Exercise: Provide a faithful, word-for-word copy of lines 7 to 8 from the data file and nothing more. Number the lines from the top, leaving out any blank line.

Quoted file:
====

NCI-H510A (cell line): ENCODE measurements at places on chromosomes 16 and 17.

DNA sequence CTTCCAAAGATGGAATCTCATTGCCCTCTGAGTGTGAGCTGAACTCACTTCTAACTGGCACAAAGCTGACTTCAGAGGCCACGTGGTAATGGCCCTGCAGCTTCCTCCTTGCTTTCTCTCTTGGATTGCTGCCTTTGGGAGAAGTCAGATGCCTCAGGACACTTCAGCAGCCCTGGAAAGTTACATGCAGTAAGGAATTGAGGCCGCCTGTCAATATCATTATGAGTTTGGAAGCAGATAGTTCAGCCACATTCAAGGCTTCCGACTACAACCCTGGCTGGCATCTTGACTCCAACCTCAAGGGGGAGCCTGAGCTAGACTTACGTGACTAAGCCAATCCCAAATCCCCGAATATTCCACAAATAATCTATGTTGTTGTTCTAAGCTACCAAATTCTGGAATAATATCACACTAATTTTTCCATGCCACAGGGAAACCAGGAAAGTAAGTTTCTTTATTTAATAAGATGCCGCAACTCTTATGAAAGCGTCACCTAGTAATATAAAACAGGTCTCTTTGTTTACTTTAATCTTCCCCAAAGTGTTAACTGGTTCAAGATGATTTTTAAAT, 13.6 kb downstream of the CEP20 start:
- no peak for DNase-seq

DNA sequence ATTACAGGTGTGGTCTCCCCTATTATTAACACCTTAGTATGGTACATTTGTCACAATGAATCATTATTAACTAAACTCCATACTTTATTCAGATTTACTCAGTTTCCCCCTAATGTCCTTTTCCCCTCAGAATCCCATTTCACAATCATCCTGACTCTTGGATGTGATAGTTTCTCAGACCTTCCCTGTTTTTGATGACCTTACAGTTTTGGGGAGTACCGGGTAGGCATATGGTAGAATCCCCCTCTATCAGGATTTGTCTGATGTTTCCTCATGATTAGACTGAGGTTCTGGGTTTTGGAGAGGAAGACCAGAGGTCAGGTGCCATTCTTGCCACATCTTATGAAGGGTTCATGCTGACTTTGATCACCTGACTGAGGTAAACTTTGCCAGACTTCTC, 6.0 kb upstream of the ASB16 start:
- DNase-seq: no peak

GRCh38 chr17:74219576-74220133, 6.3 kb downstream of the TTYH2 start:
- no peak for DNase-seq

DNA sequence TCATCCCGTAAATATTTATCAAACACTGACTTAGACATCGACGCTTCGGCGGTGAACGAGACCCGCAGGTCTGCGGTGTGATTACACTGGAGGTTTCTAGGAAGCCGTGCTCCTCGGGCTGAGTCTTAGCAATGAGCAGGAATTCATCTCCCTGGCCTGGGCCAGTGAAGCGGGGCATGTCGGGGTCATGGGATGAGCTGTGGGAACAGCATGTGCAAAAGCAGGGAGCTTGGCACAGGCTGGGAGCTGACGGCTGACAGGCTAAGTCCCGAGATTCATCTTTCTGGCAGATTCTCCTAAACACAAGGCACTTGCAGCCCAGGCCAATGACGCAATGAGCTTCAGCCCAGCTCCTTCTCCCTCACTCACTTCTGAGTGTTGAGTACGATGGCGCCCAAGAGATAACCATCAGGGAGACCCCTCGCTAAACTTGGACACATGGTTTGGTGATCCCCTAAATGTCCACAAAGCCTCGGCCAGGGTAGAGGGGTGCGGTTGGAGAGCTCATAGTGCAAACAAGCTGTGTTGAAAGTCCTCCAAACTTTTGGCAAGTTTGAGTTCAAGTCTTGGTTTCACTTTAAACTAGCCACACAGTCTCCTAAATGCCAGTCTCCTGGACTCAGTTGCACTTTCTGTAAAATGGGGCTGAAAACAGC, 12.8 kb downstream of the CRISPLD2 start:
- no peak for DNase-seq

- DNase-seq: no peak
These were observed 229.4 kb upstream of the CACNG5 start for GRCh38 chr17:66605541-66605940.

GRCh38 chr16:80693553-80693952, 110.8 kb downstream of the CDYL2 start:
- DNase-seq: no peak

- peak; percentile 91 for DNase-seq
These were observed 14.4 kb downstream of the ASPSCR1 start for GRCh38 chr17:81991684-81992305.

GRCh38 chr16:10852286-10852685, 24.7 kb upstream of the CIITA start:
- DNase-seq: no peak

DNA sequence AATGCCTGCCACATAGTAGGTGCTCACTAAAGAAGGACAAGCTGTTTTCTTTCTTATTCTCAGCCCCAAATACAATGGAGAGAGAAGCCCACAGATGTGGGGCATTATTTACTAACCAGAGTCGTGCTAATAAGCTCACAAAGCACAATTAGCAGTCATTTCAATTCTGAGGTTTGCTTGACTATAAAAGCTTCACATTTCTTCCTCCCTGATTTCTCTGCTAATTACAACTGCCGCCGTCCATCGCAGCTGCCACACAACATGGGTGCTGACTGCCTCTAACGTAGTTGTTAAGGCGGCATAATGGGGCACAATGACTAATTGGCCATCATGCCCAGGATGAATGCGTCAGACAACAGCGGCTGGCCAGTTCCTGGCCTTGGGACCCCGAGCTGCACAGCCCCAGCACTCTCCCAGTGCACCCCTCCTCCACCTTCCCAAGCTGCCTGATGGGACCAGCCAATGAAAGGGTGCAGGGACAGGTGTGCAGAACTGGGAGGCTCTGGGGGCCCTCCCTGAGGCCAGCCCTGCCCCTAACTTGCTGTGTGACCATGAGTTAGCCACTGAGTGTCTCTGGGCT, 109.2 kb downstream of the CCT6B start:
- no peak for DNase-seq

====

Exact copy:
- no peak for DNase-seq

DNA sequence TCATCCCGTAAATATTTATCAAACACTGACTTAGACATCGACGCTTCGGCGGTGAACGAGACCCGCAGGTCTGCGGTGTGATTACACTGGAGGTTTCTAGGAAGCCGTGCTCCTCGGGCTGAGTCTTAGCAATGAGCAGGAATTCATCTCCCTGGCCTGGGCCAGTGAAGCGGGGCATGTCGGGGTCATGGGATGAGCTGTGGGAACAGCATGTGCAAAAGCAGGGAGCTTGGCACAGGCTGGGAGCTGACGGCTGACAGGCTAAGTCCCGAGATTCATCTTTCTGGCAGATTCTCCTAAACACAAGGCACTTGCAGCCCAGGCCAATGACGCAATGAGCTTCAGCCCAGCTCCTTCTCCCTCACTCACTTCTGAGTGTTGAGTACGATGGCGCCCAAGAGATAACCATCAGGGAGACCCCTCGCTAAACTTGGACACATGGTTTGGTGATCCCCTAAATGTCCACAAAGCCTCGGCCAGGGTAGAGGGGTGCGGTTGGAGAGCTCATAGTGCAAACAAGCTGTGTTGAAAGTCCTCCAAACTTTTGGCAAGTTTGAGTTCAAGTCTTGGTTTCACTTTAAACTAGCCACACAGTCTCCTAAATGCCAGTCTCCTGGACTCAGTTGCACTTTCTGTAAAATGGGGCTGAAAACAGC, 12.8 kb downstream of the CRISPLD2 start: